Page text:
Childbearing postponement and child wellbeing in the U.K: reconciling and integrating different perspectives.
PhD thesis, The London School of Economics and Political Science (LSE).
The demographic literature has tended to interpret the postponement of childbearing,
experienced in developed countries over the past three decades, as beneficial for families.
As women who postpone their first birth accumulate resources before they become
mothers, an increasing maternal age at first birth is expected to be positively associated
with children’s wellbeing. Existing evidence is only partially able to support these
arguments, primarily for two reasons. Firstly, the demographic literature has been mainly
preoccupied with the social aspects of postponement, ignoring that, as showed by the
medical literature, older childbearing may involve health complications and result in worse
outcomes for children. Indeed, the link between postponement and child wellbeing may
depend on how late the birth occurs. Secondly, the “weathering” hypothesis literature
argues that the link between maternal age and child wellbeing is heterogeneous for
population subgroups. Ethnic minority women may have fewer opportunities to acquire
resources even if they postpone childbearing. Because of the disadvantage and racism they
endure, they may experience a more rapid deterioration of their health, which implies that
their children’s wellbeing might worsen, rather than improve, with increasing maternal age
at birth. The original contribution to knowledge of this thesis is that of investigating the
way childbearing postponement is associated with family and child wellbeing by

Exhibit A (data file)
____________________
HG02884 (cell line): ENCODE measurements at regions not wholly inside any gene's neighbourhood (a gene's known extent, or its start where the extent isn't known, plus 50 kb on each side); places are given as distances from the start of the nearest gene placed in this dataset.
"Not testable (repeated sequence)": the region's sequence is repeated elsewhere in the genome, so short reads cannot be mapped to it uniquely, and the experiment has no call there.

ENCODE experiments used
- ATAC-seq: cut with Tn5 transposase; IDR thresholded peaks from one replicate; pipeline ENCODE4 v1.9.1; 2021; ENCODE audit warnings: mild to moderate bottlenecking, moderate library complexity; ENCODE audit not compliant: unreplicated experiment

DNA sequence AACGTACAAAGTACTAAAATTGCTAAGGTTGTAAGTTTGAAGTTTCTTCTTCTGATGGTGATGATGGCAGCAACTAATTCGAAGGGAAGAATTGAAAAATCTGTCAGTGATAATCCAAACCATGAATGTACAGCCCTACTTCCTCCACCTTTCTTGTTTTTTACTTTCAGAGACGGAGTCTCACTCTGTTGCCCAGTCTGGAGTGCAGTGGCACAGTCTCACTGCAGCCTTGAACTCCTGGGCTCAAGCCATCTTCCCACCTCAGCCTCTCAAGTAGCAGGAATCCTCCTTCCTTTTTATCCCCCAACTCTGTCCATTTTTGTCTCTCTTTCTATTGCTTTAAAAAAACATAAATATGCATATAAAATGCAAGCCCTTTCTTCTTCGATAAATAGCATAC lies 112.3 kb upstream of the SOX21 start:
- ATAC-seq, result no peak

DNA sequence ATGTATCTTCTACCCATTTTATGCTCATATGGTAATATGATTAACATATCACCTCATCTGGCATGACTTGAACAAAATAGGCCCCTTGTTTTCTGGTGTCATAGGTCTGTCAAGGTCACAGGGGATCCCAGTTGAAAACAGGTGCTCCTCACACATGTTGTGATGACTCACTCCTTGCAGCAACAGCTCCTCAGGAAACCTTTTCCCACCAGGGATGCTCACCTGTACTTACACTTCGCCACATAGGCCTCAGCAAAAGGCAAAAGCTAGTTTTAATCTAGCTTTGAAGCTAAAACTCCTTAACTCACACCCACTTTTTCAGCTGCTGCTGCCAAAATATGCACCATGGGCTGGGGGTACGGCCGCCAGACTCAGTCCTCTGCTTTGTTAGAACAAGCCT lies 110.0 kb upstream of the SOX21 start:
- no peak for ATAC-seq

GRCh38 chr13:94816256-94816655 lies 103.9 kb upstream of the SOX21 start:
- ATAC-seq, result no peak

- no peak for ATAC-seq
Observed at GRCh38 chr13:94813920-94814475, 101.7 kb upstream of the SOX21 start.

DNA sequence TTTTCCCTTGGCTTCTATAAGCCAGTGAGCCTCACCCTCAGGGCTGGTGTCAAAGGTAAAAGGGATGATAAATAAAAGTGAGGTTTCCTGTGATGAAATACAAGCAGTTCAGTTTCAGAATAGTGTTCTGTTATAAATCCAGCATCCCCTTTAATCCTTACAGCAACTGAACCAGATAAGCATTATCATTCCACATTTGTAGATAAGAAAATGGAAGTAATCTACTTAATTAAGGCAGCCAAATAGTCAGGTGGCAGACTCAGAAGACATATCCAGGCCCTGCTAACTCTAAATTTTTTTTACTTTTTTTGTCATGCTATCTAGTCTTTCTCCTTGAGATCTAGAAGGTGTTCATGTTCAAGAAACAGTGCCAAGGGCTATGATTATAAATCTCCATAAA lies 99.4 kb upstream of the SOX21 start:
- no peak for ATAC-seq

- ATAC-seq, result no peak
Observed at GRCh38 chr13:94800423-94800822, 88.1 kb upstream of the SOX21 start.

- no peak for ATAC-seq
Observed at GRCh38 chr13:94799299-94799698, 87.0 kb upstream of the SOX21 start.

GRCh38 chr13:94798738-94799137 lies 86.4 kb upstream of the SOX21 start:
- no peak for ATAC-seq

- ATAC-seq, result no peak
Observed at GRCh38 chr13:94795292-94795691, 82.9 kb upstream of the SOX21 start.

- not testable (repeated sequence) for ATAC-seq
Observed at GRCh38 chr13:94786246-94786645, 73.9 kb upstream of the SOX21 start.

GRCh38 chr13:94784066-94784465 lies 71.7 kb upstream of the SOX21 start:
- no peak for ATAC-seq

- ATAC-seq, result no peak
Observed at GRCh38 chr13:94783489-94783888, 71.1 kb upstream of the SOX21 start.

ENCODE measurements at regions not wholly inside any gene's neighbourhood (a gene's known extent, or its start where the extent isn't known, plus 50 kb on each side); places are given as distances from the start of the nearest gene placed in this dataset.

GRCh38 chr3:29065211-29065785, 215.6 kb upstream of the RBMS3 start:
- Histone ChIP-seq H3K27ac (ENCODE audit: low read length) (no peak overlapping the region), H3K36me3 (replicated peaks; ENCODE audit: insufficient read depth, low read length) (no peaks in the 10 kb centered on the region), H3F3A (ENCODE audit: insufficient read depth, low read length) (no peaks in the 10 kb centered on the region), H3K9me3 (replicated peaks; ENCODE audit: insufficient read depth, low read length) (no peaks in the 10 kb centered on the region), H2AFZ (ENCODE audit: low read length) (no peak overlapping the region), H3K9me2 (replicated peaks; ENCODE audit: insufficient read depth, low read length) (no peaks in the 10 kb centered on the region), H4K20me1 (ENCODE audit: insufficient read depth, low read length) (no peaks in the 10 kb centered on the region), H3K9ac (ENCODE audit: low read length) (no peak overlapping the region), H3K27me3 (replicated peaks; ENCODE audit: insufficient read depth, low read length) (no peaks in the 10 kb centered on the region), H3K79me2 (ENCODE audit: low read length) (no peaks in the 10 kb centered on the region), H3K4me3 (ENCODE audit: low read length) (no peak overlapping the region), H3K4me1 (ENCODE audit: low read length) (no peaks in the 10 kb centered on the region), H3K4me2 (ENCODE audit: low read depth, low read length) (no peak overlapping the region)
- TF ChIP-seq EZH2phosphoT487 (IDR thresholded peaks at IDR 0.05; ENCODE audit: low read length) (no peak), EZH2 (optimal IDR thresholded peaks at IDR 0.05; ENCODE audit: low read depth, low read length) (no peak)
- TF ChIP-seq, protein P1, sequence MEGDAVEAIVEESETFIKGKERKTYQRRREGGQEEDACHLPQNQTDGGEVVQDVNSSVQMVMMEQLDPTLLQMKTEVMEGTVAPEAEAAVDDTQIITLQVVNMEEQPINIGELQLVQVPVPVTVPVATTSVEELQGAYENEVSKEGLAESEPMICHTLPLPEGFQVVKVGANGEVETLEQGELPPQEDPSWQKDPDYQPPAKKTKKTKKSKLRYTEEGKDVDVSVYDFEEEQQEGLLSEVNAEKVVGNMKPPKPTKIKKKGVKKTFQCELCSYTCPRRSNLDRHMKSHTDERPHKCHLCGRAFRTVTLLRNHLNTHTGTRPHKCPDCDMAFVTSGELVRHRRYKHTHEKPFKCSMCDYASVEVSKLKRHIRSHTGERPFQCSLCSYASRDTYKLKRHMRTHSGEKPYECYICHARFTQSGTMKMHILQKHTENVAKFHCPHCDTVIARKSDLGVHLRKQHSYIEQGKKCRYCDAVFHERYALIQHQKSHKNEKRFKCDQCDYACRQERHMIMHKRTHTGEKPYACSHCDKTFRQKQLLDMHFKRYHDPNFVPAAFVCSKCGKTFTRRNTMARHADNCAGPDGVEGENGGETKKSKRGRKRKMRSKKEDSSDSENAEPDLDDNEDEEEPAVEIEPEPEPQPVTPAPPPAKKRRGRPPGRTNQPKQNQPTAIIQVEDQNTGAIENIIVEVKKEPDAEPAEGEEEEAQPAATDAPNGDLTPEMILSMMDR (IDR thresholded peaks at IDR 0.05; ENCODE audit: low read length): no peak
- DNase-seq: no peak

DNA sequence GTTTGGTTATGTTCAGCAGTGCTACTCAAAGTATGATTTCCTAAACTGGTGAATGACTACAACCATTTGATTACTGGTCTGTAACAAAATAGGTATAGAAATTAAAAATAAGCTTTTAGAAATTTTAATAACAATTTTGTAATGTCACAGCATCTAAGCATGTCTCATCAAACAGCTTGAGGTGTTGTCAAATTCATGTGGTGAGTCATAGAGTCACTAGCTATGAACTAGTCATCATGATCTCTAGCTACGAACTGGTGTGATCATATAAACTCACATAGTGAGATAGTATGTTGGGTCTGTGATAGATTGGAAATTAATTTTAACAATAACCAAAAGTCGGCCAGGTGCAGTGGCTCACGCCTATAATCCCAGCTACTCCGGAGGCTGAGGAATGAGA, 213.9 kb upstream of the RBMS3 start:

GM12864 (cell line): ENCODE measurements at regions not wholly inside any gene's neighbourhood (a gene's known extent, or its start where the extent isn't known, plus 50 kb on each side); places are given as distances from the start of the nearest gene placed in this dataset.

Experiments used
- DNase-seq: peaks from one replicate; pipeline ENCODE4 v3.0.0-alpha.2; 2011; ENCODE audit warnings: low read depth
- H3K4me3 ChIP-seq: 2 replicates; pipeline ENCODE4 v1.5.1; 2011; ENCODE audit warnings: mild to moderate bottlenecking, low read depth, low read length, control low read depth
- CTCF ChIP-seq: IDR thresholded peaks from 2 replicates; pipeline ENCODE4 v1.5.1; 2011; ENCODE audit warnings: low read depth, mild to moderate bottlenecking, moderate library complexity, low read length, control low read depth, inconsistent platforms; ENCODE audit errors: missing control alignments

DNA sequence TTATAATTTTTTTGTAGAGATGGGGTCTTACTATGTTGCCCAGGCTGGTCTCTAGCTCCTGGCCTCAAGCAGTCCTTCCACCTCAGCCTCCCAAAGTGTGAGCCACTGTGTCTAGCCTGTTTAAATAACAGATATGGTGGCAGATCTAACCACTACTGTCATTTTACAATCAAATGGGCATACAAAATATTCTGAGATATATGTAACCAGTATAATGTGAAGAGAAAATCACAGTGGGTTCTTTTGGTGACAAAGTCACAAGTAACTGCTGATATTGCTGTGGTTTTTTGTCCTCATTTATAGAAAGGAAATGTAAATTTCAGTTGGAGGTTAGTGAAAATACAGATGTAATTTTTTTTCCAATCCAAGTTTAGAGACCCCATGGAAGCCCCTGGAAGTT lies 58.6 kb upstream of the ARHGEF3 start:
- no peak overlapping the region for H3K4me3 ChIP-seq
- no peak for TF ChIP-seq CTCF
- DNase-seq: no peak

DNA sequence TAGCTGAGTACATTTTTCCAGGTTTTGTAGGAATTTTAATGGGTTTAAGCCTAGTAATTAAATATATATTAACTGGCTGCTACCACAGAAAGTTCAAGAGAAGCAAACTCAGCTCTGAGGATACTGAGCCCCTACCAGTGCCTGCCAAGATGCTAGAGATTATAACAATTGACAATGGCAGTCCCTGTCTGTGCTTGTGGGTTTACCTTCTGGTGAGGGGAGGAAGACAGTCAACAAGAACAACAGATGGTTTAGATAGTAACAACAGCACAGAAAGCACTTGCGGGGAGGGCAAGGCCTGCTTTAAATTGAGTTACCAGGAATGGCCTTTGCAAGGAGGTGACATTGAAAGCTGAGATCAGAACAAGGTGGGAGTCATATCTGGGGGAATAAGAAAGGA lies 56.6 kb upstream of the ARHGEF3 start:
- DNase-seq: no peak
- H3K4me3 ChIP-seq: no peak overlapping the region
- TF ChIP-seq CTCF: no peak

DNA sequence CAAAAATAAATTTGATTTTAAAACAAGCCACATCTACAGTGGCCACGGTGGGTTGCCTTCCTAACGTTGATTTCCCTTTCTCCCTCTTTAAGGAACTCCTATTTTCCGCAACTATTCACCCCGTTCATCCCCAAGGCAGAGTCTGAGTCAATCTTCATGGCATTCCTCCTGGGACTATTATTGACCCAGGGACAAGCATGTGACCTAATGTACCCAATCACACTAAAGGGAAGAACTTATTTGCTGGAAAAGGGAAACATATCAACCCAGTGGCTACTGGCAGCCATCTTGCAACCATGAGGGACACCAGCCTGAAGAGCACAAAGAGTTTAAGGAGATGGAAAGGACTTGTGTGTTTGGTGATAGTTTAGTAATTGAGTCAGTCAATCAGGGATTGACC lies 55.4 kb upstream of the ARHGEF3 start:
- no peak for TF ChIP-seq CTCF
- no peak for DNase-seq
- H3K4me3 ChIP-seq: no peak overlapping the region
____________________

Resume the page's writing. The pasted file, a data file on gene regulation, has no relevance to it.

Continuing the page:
integrating and reconciling different perspectives on maternal age, which have so far been
developed and applied relatively independently.
The research focuses on the U.K. context, on first births and compares (children born to)
Black and White mothers. The results, on average, support the arguments of the
demographic literature as first born children of older mothers (30+) fare significantly better
than children of younger mothers, although, consistent with the medical literature, the
benefits cease to accumulate at particularly advanced maternal ages. However, consistent
with the “weathering” hypothesis literature, the results suggest that when analysed
separately for Black and White mothers, the association between maternal age and child
wellbeing varies across these groups. Indeed, Black/White gaps in child low birth weight
widen with increasing maternal age at first birth. The results also reveal that when Black
mothers delay childbearing to older ages, they do not experience the same accumulation of
resources as White mothers do, suggesting that childbearing postponement may reflect
qualitatively different processes for these groups.
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